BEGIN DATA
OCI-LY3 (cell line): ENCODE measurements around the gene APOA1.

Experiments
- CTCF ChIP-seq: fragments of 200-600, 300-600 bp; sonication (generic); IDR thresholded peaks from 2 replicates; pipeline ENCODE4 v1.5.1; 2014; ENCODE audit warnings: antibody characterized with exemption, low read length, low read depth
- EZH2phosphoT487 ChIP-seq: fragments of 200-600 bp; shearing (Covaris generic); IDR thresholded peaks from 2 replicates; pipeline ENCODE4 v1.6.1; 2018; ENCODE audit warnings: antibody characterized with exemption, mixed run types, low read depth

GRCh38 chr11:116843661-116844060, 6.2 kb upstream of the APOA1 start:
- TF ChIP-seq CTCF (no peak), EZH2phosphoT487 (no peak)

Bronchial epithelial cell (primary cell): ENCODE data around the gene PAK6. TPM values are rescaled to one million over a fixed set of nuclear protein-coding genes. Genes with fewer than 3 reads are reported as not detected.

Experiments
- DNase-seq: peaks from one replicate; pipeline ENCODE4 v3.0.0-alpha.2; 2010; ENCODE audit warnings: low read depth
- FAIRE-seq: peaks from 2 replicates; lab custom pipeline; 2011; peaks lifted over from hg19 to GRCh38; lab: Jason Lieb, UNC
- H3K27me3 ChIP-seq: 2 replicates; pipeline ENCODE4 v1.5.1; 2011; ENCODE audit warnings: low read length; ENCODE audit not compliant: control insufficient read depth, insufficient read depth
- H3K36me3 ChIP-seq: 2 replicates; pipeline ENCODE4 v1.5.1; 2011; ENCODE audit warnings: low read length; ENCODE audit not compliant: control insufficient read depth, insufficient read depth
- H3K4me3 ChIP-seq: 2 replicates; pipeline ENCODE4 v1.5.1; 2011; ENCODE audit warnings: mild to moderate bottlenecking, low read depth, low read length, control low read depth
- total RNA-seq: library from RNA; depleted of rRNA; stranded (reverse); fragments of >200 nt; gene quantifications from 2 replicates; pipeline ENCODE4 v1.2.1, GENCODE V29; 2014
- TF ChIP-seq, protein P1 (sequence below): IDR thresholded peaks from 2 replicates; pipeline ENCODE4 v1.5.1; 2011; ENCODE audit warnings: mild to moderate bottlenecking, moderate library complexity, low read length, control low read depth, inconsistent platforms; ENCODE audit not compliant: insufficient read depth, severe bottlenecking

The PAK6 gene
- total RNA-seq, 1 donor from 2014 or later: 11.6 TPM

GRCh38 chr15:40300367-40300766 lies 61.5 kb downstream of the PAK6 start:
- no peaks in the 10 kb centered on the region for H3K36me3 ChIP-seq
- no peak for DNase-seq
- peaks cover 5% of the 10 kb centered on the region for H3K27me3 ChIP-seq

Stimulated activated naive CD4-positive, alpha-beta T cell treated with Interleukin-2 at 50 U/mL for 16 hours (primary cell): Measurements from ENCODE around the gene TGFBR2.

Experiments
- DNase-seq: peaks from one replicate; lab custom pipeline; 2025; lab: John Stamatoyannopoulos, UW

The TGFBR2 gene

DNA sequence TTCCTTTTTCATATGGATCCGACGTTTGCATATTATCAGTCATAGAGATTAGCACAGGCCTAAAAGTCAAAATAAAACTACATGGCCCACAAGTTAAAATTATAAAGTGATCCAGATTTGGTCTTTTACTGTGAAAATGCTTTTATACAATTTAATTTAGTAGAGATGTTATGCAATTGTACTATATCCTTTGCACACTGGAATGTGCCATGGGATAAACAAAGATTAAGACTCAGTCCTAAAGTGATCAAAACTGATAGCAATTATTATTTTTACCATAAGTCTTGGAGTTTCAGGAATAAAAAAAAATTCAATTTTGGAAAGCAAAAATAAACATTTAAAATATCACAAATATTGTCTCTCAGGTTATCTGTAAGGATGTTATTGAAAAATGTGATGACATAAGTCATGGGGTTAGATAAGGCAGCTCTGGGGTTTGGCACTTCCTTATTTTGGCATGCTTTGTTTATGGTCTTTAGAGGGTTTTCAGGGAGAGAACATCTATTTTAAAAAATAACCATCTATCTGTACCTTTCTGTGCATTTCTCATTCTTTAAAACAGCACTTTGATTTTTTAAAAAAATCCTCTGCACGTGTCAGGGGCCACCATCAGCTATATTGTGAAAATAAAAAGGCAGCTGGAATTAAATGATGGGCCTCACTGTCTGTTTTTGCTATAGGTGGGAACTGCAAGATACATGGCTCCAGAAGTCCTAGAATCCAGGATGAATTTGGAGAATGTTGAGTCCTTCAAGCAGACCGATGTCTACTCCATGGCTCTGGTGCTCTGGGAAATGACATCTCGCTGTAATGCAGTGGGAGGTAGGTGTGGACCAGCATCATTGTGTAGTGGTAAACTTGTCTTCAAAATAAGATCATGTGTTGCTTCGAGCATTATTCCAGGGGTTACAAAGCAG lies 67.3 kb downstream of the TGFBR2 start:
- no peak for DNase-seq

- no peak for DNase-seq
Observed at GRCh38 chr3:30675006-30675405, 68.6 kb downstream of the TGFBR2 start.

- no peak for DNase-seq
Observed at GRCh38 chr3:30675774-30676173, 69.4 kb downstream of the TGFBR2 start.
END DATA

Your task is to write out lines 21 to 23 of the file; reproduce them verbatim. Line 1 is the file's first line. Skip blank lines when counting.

- peaks cover 5% of the 10 kb centered on the region for H3K27me3 ChIP-seq

Stimulated activated naive CD4-positive, alpha-beta T cell treated with Interleukin-2 at 50 U/mL for 16 hours (primary cell): Measurements from ENCODE around the gene TGFBR2.

Experiments